SEOUL — The prolonged novel coronavirus outbreak has dealt a body blow to the labor market in South Korea, causing the number of people in paid employment to plunge by nearly 1 million in January alone.
The current unemployment crisis is the worst since South Korea’s financial crunch of 1997, President Moon Jae-in said Monday, pledging that his administration would take all possible measures to cope with it. But government-led efforts to create jobs have their limits.
Koo Seo Jin, 25, who studied aviation at university, is on the verge of abandoning her dream of becoming a flight attendant. COVID-19 exploded after she graduated last spring, short circuiting her plans to take the necessary examinations and rendering her career preparations useless.
She continues to hope that exams will resume. But the virus has run riot, further darkening airlines’ business prospects. Koo landed a part-time job as a receptionist at a financial institution early this year, but she is not ready to give up her dream completely. “I will start trying again when the coronavirus problem subsides,” she said.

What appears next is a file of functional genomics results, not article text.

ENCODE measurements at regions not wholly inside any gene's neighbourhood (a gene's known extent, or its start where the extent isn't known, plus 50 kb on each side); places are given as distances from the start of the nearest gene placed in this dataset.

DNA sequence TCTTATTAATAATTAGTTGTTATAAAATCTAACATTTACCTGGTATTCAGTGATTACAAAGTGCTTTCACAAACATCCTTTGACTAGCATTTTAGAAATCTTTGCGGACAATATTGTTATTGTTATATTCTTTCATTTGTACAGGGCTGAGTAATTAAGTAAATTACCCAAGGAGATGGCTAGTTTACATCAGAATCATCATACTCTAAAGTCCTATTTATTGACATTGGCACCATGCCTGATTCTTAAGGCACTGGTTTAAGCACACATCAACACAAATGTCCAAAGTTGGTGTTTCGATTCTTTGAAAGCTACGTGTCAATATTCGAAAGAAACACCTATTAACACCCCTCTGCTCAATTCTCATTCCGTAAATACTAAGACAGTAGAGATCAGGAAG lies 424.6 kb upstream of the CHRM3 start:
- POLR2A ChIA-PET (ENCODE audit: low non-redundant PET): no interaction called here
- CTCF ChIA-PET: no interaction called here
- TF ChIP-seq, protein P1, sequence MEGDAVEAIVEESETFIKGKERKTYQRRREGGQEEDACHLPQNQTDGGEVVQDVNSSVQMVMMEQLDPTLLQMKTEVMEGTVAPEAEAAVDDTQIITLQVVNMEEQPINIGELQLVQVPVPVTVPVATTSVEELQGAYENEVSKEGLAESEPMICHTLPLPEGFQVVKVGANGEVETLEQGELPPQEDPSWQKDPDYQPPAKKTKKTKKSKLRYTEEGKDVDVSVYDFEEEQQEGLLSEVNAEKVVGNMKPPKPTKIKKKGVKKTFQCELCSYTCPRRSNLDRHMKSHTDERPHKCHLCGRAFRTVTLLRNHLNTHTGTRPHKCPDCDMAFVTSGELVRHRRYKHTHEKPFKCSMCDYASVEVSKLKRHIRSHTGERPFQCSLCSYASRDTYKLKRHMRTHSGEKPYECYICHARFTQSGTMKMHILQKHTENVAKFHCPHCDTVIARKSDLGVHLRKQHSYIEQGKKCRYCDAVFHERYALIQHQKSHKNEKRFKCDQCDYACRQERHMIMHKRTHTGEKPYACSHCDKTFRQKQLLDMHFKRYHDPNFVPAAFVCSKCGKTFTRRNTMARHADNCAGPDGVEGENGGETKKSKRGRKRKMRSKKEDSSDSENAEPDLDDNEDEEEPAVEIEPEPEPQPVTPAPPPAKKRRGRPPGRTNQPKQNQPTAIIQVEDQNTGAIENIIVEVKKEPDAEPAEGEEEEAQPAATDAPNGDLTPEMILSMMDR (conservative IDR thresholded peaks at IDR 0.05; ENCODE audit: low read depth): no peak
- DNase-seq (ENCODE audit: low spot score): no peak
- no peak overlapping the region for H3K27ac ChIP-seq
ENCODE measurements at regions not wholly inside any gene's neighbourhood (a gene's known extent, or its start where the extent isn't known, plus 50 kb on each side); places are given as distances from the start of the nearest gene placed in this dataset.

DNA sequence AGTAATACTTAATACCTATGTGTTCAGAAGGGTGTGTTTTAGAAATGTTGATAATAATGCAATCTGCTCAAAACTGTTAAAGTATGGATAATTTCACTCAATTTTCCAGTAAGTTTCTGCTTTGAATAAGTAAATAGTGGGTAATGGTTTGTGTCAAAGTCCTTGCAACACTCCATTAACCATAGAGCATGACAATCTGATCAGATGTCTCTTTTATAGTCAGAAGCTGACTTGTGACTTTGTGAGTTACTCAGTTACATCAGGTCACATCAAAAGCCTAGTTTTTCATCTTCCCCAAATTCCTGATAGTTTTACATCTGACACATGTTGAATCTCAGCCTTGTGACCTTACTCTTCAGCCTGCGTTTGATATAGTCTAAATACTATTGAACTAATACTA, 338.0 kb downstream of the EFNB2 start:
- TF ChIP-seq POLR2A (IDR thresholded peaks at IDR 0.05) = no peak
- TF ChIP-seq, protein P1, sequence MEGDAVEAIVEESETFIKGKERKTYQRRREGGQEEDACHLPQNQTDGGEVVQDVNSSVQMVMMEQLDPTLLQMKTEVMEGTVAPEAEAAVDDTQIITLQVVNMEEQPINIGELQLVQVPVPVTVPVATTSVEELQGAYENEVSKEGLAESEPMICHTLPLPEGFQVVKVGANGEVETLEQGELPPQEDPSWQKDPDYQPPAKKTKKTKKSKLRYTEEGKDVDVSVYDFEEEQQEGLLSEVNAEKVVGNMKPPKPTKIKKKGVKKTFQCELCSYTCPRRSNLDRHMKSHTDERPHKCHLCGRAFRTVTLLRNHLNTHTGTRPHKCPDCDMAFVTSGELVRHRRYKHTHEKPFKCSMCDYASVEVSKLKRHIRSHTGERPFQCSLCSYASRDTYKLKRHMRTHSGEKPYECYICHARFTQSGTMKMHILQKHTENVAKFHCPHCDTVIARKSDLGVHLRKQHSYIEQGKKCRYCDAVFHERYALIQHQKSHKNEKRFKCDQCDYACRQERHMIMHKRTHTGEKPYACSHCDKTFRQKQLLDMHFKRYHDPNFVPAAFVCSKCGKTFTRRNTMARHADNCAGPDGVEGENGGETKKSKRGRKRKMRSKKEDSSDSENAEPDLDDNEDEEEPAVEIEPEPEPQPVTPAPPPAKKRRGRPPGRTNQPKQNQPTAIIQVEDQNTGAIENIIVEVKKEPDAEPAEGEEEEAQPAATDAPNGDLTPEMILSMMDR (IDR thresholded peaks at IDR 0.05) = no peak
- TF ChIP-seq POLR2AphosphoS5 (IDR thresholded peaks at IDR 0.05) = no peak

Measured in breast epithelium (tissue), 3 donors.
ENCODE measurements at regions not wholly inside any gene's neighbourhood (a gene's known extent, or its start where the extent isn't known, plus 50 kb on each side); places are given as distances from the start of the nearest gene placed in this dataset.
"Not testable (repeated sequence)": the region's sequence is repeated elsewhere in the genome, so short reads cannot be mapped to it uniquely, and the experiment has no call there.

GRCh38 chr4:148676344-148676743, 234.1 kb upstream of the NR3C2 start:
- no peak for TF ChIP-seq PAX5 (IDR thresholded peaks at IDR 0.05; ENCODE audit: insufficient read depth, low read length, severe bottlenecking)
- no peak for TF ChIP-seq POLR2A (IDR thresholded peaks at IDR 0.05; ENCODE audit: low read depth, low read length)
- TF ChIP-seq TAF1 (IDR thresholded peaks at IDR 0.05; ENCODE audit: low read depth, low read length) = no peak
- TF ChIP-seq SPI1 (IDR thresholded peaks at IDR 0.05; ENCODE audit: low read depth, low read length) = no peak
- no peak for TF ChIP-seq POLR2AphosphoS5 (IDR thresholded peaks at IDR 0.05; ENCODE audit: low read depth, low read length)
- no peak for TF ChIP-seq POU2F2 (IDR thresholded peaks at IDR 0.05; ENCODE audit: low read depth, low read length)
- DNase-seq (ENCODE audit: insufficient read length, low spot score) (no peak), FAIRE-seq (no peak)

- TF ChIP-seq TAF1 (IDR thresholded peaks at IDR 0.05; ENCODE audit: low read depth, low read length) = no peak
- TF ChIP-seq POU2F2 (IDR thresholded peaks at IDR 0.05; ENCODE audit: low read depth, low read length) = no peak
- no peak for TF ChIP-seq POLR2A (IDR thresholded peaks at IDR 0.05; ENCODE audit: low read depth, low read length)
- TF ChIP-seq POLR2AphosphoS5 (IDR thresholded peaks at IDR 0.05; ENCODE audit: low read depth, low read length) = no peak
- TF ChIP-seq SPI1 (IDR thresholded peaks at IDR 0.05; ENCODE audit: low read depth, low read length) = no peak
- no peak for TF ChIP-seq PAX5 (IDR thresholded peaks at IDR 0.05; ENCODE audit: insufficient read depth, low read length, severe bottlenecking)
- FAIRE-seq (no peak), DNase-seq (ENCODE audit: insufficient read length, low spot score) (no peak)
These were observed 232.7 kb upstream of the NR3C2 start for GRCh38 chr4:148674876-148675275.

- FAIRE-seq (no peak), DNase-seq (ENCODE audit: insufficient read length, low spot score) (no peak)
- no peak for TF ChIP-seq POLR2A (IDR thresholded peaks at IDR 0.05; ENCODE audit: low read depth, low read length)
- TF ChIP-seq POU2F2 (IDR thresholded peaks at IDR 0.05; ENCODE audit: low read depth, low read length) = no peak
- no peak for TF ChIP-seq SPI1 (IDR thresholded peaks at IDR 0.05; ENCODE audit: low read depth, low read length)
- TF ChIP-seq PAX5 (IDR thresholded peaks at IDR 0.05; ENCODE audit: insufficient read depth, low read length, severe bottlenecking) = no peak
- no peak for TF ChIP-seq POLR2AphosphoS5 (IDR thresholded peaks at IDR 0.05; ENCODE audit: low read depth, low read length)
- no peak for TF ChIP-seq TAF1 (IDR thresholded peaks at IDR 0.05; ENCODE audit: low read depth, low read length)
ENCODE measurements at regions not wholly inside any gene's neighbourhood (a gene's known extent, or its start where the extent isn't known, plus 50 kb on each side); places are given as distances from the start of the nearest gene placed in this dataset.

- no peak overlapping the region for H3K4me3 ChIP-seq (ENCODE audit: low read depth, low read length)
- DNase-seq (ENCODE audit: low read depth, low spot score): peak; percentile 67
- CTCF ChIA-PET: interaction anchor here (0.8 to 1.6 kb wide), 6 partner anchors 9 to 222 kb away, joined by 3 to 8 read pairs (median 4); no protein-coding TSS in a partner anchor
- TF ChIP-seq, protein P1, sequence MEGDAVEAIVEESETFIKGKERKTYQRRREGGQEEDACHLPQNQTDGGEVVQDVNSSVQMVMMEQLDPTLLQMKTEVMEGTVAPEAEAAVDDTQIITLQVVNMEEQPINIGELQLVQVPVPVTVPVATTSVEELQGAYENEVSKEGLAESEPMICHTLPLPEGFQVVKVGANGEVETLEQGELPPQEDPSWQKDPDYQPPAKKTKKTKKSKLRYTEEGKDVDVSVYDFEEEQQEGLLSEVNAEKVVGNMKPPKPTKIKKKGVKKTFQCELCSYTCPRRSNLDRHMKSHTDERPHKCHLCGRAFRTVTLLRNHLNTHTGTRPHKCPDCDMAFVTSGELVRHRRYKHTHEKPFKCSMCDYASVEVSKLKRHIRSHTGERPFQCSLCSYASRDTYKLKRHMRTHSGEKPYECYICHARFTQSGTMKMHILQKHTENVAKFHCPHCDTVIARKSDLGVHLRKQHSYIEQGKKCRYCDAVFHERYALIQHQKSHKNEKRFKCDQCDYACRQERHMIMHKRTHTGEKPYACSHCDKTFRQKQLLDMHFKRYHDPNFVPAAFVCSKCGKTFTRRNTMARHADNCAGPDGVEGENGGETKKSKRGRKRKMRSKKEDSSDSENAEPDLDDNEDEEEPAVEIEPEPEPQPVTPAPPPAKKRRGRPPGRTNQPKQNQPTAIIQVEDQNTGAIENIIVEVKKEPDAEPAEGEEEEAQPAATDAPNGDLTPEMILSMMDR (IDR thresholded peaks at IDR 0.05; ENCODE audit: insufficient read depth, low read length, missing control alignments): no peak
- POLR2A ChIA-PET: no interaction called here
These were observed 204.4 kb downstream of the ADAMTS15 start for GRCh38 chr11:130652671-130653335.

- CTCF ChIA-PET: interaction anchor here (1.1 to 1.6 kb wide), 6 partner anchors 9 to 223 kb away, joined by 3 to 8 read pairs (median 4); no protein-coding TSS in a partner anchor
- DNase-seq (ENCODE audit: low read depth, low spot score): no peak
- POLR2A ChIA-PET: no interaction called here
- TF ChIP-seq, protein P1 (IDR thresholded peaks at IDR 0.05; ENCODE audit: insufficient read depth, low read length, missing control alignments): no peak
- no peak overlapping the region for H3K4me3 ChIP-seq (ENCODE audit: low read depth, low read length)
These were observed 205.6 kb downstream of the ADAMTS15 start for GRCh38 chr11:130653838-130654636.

The COVID-19 pandemic has also derailed the plans of Kim Seung A, 23, who majored in dance at university and hoped to become a dance and Pilates instructor. But as classes shut down amid the health crisis, she failed to find a job in her chosen field. Now she works part time at a restaurant, trying to save money so she can get a license as a Pilates instructor.
Disappointed as they are, Koo and Kim may be among the lucky ones: at least they have jobs. In South Korea, the job crunch started even before the coronavirus outbreak due to a steep rise in the minimum wage and tougher regulations on overtime. That prompted both companies and sole proprietorships to cut back on hiring.
The pandemic has fueled the trend. Many restaurants, along with leisure and sports facilities, have been forced out of business by coronavirus restrictions. As demand for part-time workers has shriveled, many people are struggling to find any kind of work.
A report on employment trends in January released by the National Statistics Office on Feb. 10 reflects the severe state of the labor market. In January the number of employed people plunged by 980,000 to 25.82 million, the 11th consecutive year-on-year decline. The drop was the largest since a 1.28 million decline in December 1998, following the 1997 crisis. South Korea’s 420,000 jobless pushed the unemployment rate to 5.7%, a year-on-year increase of 1.6 percentage points.
The labor market’s woes are hitting young people hardest. In January, workers in the 15 to 29 age bracket saw 310,000 jobs vanish due to worsening conditions in industries that hire more young workers, such as restaurants and hospitality. The youth unemployment rate…
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